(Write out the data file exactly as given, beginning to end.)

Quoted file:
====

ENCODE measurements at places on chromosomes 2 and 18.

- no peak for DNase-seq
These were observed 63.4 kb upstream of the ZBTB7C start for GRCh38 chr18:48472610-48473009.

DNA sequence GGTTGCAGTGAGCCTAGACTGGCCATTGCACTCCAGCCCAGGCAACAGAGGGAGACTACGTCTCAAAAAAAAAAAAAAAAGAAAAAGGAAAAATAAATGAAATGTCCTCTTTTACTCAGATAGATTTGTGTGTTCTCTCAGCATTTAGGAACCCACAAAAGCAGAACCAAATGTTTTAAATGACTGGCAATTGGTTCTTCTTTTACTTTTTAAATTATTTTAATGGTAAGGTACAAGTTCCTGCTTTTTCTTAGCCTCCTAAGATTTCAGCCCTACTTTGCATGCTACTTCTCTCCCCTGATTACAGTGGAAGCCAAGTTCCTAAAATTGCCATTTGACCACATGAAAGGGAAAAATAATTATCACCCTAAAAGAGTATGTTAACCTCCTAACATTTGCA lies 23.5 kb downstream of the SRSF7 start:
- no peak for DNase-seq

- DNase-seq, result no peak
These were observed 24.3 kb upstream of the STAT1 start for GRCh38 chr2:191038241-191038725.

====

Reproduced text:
ENCODE measurements at places on chromosomes 2 and 18.

- no peak for DNase-seq
These were observed 63.4 kb upstream of the ZBTB7C start for GRCh38 chr18:48472610-48473009.

DNA sequence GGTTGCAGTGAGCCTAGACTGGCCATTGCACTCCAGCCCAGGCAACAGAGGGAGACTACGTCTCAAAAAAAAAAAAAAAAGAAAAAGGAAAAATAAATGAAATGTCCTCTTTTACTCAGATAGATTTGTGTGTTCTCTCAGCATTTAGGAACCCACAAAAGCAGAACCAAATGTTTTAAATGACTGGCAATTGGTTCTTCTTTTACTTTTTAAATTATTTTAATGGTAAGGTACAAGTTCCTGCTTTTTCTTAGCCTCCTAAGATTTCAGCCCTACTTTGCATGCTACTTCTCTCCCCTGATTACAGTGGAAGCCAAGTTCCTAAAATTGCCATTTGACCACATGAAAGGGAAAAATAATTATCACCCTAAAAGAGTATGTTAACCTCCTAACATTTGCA lies 23.5 kb downstream of the SRSF7 start:
- no peak for DNase-seq

- DNase-seq, result no peak
These were observed 24.3 kb upstream of the STAT1 start for GRCh38 chr2:191038241-191038725.